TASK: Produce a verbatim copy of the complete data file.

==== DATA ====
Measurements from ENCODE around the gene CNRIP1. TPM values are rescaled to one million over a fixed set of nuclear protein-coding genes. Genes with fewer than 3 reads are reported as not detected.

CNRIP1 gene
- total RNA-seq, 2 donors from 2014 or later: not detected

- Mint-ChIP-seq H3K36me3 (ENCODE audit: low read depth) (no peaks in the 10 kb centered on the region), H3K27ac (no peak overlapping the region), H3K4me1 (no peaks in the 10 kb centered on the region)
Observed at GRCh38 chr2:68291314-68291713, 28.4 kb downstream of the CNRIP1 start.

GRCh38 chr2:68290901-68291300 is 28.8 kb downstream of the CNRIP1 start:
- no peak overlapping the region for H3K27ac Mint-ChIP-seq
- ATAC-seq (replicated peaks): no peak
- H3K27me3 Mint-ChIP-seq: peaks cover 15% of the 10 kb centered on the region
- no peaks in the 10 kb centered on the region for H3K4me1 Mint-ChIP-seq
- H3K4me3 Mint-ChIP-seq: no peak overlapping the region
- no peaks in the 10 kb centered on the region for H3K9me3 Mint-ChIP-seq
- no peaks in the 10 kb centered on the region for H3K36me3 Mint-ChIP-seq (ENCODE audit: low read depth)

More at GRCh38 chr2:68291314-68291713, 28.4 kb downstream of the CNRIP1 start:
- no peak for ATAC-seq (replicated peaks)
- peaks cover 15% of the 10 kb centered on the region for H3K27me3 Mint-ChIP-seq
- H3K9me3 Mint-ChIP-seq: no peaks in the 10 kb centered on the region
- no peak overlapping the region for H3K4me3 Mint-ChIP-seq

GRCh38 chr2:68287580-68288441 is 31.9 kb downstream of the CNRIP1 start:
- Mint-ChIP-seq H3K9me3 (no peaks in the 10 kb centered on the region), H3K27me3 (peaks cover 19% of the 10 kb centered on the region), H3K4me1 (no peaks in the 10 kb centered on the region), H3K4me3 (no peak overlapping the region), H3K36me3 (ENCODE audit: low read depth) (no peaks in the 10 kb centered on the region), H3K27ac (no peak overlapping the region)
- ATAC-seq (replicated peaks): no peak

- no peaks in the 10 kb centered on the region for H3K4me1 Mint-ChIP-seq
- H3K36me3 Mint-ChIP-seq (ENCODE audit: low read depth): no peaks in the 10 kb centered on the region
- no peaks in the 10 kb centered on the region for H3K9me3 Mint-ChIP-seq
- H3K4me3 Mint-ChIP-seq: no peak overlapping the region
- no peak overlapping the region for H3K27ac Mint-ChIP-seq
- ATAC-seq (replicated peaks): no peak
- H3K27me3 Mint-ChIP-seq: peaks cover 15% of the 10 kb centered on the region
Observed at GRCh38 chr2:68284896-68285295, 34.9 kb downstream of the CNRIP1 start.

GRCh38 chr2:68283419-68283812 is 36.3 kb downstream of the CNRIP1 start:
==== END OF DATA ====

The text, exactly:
Measurements from ENCODE around the gene CNRIP1. TPM values are rescaled to one million over a fixed set of nuclear protein-coding genes. Genes with fewer than 3 reads are reported as not detected.

CNRIP1 gene
- total RNA-seq, 2 donors from 2014 or later: not detected

- Mint-ChIP-seq H3K36me3 (ENCODE audit: low read depth) (no peaks in the 10 kb centered on the region), H3K27ac (no peak overlapping the region), H3K4me1 (no peaks in the 10 kb centered on the region)
Observed at GRCh38 chr2:68291314-68291713, 28.4 kb downstream of the CNRIP1 start.

GRCh38 chr2:68290901-68291300 is 28.8 kb downstream of the CNRIP1 start:
- no peak overlapping the region for H3K27ac Mint-ChIP-seq
- ATAC-seq (replicated peaks): no peak
- H3K27me3 Mint-ChIP-seq: peaks cover 15% of the 10 kb centered on the region
- no peaks in the 10 kb centered on the region for H3K4me1 Mint-ChIP-seq
- H3K4me3 Mint-ChIP-seq: no peak overlapping the region
- no peaks in the 10 kb centered on the region for H3K9me3 Mint-ChIP-seq
- no peaks in the 10 kb centered on the region for H3K36me3 Mint-ChIP-seq (ENCODE audit: low read depth)

More at GRCh38 chr2:68291314-68291713, 28.4 kb downstream of the CNRIP1 start:
- no peak for ATAC-seq (replicated peaks)
- peaks cover 15% of the 10 kb centered on the region for H3K27me3 Mint-ChIP-seq
- H3K9me3 Mint-ChIP-seq: no peaks in the 10 kb centered on the region
- no peak overlapping the region for H3K4me3 Mint-ChIP-seq

GRCh38 chr2:68287580-68288441 is 31.9 kb downstream of the CNRIP1 start:
- Mint-ChIP-seq H3K9me3 (no peaks in the 10 kb centered on the region), H3K27me3 (peaks cover 19% of the 10 kb centered on the region), H3K4me1 (no peaks in the 10 kb centered on the region), H3K4me3 (no peak overlapping the region), H3K36me3 (ENCODE audit: low read depth) (no peaks in the 10 kb centered on the region), H3K27ac (no peak overlapping the region)
- ATAC-seq (replicated peaks): no peak

- no peaks in the 10 kb centered on the region for H3K4me1 Mint-ChIP-seq
- H3K36me3 Mint-ChIP-seq (ENCODE audit: low read depth): no peaks in the 10 kb centered on the region
- no peaks in the 10 kb centered on the region for H3K9me3 Mint-ChIP-seq
- H3K4me3 Mint-ChIP-seq: no peak overlapping the region
- no peak overlapping the region for H3K27ac Mint-ChIP-seq
- ATAC-seq (replicated peaks): no peak
- H3K27me3 Mint-ChIP-seq: peaks cover 15% of the 10 kb centered on the region
Observed at GRCh38 chr2:68284896-68285295, 34.9 kb downstream of the CNRIP1 start.

GRCh38 chr2:68283419-68283812 is 36.3 kb downstream of the CNRIP1 start: